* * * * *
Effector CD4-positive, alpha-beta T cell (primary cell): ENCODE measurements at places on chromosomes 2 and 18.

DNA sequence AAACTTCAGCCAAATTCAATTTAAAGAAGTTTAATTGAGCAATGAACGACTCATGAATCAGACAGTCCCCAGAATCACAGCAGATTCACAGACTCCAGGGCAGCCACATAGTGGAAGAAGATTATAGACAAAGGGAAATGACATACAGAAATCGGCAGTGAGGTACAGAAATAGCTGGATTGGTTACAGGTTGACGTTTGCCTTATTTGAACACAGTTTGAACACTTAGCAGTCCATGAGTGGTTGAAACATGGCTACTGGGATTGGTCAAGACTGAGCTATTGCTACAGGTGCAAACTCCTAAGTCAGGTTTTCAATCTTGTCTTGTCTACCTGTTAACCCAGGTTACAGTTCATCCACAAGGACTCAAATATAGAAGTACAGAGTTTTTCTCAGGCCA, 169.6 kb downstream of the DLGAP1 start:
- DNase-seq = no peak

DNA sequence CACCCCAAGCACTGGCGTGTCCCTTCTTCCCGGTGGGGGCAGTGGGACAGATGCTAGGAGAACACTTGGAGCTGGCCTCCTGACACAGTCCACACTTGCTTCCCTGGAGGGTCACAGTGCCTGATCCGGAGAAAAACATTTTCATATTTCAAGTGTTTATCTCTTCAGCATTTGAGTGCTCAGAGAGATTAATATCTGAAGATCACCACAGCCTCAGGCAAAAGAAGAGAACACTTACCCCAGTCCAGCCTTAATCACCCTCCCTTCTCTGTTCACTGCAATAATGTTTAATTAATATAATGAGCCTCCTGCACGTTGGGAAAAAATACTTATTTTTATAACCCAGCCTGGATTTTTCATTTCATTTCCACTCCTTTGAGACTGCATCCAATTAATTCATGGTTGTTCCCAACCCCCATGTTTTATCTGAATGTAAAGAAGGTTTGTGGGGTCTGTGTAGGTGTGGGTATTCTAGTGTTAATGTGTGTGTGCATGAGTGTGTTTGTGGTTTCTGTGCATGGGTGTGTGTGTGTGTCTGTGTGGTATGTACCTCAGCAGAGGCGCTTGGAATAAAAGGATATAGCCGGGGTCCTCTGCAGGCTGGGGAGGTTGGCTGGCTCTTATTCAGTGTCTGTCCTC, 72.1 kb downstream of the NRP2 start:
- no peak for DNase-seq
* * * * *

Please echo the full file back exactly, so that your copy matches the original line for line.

Effector CD4-positive, alpha-beta T cell (primary cell): ENCODE measurements at places on chromosomes 2 and 18.

DNA sequence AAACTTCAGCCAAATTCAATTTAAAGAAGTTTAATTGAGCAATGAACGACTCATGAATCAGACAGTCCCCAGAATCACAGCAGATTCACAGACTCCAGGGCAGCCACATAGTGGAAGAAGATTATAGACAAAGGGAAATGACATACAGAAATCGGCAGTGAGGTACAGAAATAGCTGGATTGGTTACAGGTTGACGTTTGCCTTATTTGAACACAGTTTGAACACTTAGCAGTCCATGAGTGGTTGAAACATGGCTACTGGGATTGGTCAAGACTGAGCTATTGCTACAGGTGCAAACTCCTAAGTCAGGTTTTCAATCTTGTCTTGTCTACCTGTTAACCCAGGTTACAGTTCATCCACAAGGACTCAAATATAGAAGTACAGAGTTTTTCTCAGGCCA, 169.6 kb downstream of the DLGAP1 start:
- DNase-seq = no peak

DNA sequence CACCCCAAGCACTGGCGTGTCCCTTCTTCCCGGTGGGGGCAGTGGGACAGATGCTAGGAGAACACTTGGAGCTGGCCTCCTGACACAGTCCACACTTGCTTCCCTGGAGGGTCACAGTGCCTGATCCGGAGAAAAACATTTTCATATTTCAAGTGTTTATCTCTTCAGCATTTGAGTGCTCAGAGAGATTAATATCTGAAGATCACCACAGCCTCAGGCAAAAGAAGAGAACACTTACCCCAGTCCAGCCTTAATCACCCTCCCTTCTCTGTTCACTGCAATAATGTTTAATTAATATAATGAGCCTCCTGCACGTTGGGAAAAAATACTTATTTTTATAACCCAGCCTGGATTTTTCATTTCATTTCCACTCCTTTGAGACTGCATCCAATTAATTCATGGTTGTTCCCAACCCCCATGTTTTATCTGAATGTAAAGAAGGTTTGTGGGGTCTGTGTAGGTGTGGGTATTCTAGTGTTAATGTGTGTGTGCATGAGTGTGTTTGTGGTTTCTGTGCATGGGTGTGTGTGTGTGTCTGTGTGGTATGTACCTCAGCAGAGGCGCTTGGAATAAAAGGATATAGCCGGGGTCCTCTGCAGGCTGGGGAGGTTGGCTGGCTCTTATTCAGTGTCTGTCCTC, 72.1 kb downstream of the NRP2 start:
- no peak for DNase-seq